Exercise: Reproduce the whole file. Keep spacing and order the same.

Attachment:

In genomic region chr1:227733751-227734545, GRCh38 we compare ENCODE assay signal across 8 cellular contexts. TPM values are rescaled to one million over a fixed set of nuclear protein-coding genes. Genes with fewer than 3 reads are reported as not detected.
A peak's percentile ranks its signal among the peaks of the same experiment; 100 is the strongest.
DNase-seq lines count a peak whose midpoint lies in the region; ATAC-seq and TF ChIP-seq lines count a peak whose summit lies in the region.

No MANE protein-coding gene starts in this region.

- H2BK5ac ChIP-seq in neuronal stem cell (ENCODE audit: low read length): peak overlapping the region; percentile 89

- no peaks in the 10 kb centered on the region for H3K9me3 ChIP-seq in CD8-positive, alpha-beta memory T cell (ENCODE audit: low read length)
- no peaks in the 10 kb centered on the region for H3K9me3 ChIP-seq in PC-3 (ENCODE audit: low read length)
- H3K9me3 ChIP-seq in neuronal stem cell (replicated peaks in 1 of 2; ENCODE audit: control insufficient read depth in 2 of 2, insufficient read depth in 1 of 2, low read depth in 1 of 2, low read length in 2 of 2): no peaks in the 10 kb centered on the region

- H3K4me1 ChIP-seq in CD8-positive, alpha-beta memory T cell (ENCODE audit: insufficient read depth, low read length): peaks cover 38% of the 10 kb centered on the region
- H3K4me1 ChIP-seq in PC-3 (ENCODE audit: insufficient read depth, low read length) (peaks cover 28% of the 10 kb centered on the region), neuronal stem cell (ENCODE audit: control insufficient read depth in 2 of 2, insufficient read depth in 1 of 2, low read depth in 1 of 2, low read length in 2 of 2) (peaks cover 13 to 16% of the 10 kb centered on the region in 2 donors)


In genomic region chr1:227733751-227734545, GRCh38 we compare ENCODE assay signal across 8 cellular contexts. TPM values are rescaled to one million over a fixed set of nuclear protein-coding genes. Genes with fewer than 3 reads are reported as not detected.
A peak's percentile ranks its signal among the peaks of the same experiment; 100 is the strongest.
DNase-seq lines count a peak whose midpoint lies in the region; ATAC-seq and TF ChIP-seq lines count a peak whose summit lies in the region.

No MANE protein-coding gene starts in this region.

- H2BK5ac ChIP-seq in neuronal stem cell (ENCODE audit: low read length): peak overlapping the region; percentile 89

- no peaks in the 10 kb centered on the region for H3K9me3 ChIP-seq in CD8-positive, alpha-beta memory T cell (ENCODE audit: low read length)
- no peaks in the 10 kb centered on the region for H3K9me3 ChIP-seq in PC-3 (ENCODE audit: low read length)
- H3K9me3 ChIP-seq in neuronal stem cell (replicated peaks in 1 of 2; ENCODE audit: control insufficient read depth in 2 of 2, insufficient read depth in 1 of 2, low read depth in 1 of 2, low read length in 2 of 2): no peaks in the 10 kb centered on the region

- H3K4me1 ChIP-seq in CD8-positive, alpha-beta memory T cell (ENCODE audit: insufficient read depth, low read length): peaks cover 38% of the 10 kb centered on the region
- H3K4me1 ChIP-seq in PC-3 (ENCODE audit: insufficient read depth, low read length) (peaks cover 28% of the 10 kb centered on the region), neuronal stem cell (ENCODE audit: control insufficient read depth in 2 of 2, insufficient read depth in 1 of 2, low read depth in 1 of 2, low read length in 2 of 2) (peaks cover 13 to 16% of the 10 kb centered on the region in 2 donors)